Equifax: First-Mortgage Delinquency Balances Down 37%

Posted by Orb Staff on June 27, 2012 No Comments
Categories : Mortgage Servicing

11883_reo Equifax: First-Mortgage Delinquency Balances Down 37% Severely delinquent balances among first mortgages are on the decline, according to the latest National Consumer Credit Trends Report released by Atlanta-based Equifax.

While still elevated relative to historic levels, last month's total of $450 billion in delinquent balances represents a 37% decline from the peak of more than $700 billion in January 2010, according to Equifax. Of note is that 70% of outstanding delinquencies among first mortgages still remain tied to loans opened between 2005 and 2007.

The greatest level of change was seen among severely delinquent non-agency first-mortgage loans (90+ days past due or in foreclosure), which fell 45% to $320 billion in May from its peak of $580 billion in January 2010. By comparison, agency-sourced first mortgages reported as severely delinquent declined just 9% to $130 billion in May after peaking at $142 billion in January 2010. Similar reductions in severely delinquent totals were seen among home equity installment loans, which declined 31% from their peak in February 2011 ($880 million) to last month ($615 million).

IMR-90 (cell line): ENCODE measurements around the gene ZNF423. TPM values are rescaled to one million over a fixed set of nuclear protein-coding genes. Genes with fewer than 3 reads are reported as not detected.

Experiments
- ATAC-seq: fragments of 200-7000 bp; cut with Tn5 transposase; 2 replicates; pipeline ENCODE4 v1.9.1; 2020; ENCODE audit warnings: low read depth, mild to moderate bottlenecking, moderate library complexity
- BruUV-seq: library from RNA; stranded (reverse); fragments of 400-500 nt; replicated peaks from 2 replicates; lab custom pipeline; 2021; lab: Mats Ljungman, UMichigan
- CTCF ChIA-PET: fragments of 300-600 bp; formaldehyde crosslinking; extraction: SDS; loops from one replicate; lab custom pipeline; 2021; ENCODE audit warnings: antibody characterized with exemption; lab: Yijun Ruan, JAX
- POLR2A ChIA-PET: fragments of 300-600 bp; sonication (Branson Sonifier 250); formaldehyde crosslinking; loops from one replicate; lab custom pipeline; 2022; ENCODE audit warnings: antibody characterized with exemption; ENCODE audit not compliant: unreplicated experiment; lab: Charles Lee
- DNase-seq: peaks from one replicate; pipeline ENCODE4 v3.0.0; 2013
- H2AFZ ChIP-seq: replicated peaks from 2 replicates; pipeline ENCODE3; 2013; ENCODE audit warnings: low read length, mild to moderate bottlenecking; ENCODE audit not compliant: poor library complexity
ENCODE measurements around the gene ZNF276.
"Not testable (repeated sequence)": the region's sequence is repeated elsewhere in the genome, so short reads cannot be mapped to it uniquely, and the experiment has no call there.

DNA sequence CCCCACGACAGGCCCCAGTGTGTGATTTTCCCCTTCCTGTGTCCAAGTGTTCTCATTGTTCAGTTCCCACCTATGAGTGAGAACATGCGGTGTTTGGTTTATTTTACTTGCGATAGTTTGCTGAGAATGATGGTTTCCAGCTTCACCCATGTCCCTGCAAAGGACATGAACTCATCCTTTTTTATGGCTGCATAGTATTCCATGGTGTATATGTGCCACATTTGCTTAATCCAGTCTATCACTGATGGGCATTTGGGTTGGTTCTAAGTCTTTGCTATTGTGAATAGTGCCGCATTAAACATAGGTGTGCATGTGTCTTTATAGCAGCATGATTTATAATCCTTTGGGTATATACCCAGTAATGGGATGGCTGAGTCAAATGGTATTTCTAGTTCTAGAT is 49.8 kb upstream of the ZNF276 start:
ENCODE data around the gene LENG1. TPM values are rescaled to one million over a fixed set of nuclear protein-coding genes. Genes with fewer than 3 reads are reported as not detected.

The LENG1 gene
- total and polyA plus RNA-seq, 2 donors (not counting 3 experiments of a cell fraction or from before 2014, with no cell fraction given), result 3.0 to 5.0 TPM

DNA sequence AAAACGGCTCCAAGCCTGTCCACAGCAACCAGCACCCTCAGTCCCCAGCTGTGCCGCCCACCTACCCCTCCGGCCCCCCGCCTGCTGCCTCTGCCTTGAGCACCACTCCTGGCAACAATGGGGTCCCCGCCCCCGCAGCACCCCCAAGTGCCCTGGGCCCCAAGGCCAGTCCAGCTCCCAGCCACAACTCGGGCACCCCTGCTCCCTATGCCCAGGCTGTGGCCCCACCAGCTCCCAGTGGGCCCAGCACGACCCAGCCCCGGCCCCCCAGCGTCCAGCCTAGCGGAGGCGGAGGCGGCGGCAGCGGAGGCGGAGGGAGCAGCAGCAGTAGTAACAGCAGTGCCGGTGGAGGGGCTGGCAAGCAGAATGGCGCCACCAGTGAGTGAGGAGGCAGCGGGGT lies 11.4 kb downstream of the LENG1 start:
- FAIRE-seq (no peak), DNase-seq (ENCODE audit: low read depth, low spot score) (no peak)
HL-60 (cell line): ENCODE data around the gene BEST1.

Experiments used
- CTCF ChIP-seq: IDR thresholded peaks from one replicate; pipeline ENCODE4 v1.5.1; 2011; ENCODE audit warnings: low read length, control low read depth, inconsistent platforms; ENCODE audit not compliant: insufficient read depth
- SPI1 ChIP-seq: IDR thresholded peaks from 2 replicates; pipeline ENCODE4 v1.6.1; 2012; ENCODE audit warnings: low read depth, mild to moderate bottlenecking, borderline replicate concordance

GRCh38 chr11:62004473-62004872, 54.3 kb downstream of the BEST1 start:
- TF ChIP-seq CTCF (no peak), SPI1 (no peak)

‘That severe mortgage delinquencies are trending downward is not surprising given generally improving economic conditions,’ says Equifax Chief Economist Amy Crews Cutts. ‘What is surprising is that even with the foreclosure moratoriums and the slow resolution of foreclosure backlogs, the downward trend has been a steady, consistent drumbeat of recovery. If this pace continues, we expect the volume of severely delinquent mortgage balances to return to mid-2007 levels by the end of 2014.’

Equifax also reports that home equity revolving balances fell 18% from their peak of $680 billion in May 2009 to $560 billion last month, while total credit limits among home equity revolving accounts declined 27% to $1.02 trillion in May since their $1.3 trillion peak in March 2008.

Furthermore, year-to-date total mortgage write-offs through May are down 28% from their 2010 peak. Home mortgage balances are down 12.5% in May from their record-high of $9.8 trillion set in October 2008, while total mortgage debt outstanding now sits at $8.6 trillion.

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